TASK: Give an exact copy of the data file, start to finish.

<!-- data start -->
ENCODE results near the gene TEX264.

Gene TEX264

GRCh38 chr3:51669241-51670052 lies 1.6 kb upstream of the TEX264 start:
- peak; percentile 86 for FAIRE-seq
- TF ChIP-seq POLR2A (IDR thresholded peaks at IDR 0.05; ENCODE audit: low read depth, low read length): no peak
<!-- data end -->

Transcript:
ENCODE results near the gene TEX264.

Gene TEX264

GRCh38 chr3:51669241-51670052 lies 1.6 kb upstream of the TEX264 start:
- peak; percentile 86 for FAIRE-seq
- TF ChIP-seq POLR2A (IDR thresholded peaks at IDR 0.05; ENCODE audit: low read depth, low read length): no peak